Greatness, it is said, is not merely achieving excellence, but in achieving excellence consistently.
Ask any HR team and they’ll tell you — consistency is the key to cultivating great workplace cultures and developing the employee skills needed to help an organization achieve its own greatness.
Consistency in communicating values. Consistency in providing training. Consistency in setting expectations. Consistency in managing performance.
So why then are so many organizations so inconsistent right from the start?
New employee onboarding is the name most commonly given to the process of welcoming a new hire and getting them up to speed on their role and the company.
New employee onboarding is the first opportunity an organization has to build foundational knowledge with their new hires — everything from functional questions like how to use internal systems and sign up for benefits packages to matters of greater importance: organizational values, standards of performance, and what defines success. All together, it’s the information every member of your team needs in order to do the best work.
New hires, too, have come to depend on effective onboarding — and feel lost without it. According to a survey of employees who had quit a job within six months of starting:
Yet with so much to be gained — or lost — many organizations still don’t make onboarding a priority.
Instead of standardizing an onboarding program that can ensure all that essential information is delivered consistently, companies put their faith in the hiring manager to conduct this essential learning and development task. Sometimes this means new hires get a lengthy, detailed, 90-day onboarding plan. Sometimes, this means new hires get a cup of coffee and a rundown on what their new team works on. And sometimes, this means new hires are simply assigned a task and left to learn the ropes on their own.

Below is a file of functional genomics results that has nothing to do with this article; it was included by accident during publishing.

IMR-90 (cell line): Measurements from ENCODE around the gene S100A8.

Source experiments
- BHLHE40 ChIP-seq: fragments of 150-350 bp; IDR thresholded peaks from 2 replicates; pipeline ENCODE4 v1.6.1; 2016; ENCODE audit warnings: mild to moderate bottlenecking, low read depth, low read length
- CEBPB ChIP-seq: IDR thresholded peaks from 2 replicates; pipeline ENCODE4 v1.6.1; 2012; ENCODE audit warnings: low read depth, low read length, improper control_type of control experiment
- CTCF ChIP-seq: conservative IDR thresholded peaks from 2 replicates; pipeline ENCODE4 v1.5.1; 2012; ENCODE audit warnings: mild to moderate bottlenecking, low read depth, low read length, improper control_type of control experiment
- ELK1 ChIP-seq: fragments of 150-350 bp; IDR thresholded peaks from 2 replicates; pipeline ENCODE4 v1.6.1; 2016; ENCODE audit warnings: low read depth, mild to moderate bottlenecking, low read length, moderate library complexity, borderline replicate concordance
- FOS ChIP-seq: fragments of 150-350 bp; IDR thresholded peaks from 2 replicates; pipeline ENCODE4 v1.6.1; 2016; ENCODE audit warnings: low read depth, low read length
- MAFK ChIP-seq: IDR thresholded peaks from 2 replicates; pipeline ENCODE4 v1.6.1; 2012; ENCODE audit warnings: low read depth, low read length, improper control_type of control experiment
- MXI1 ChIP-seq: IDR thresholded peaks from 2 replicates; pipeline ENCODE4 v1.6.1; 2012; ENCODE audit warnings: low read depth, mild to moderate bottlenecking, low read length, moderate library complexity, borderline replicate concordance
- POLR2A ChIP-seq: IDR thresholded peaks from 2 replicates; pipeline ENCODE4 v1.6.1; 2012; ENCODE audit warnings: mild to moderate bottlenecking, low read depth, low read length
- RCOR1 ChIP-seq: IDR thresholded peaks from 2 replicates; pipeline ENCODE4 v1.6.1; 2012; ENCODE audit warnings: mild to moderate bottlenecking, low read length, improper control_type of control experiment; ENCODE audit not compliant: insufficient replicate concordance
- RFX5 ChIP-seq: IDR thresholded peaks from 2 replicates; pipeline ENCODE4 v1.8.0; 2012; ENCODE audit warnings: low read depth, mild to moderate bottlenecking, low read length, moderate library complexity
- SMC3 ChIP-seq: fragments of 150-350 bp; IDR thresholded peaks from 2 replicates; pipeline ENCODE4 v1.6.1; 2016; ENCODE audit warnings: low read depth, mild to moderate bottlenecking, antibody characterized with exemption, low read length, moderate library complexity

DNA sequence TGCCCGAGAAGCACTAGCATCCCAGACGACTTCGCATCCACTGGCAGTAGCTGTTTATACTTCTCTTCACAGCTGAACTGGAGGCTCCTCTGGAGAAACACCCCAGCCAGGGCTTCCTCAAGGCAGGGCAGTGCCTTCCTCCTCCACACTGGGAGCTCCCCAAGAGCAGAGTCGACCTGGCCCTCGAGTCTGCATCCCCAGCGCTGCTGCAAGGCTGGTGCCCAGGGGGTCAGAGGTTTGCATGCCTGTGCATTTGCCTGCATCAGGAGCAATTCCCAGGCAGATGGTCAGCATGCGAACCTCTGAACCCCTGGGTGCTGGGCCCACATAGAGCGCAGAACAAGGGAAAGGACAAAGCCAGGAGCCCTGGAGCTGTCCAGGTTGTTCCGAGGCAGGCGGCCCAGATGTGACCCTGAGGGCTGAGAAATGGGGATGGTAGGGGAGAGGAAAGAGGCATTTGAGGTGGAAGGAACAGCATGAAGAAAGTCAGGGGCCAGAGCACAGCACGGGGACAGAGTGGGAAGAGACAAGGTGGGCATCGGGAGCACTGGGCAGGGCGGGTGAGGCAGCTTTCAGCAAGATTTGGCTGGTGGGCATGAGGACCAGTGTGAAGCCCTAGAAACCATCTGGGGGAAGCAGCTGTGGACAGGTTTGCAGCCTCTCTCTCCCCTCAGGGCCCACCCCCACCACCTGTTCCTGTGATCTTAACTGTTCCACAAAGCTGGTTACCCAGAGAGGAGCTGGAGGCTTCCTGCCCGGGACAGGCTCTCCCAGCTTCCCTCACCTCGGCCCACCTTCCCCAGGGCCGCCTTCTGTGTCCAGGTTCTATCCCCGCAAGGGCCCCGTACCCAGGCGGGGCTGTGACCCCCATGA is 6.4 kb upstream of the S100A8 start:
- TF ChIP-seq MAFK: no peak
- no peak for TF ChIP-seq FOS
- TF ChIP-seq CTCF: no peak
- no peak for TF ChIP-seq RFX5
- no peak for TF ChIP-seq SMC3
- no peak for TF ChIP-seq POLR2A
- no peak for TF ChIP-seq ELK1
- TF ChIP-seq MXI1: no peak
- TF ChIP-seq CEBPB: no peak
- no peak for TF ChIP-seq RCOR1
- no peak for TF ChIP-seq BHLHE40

It’s a problem that is only exaggerated when organizations expand.
For larger organizations, or those with geographically dispersed offices, storefronts, or sales territories, relying on local managers for new employee onboarding increases the likelihood that your new employee experience will be different for every new hire — and that over time, every physical location will develop it’s own individual workplace culture, and not necessarily consistent with the values and measures practiced in the corporate headquarters.
Video. With video, your learning and development team can record everything new recruits need to know — and share that information in a standard, consistent fashion. HR teams can even make use of the organization’s central video library to build playlists of videos for new hires to access and play anytime anywhere — so even those new employees coming in to offices across the country or around the world will start with exactly the same foundational information as their peers at HQ.
Best of all, video for new employee onboarding can be easy. Just record the onboarding training already available! Just by recording those sessions you make the information shareable — and in turn, you help the whole onboarding process become more consistent.
Need an example?
Video onboarding doesn’t have to be limited to the basics, either. HR teams can even work directly with hiring managers in front-lines or high-turnover teams to capture the essentials of what new employees need to know — ensuring that every new team member learns everything they should, even if the corporate training team can’t deliver the information in person.
Find out more!
Learn 15 ways to enhance new employee onboarding with video — with a simple guide to creating an onboarding program that works — in our complete guide to new employee onboarding with video, Make Every First Day A Great One.
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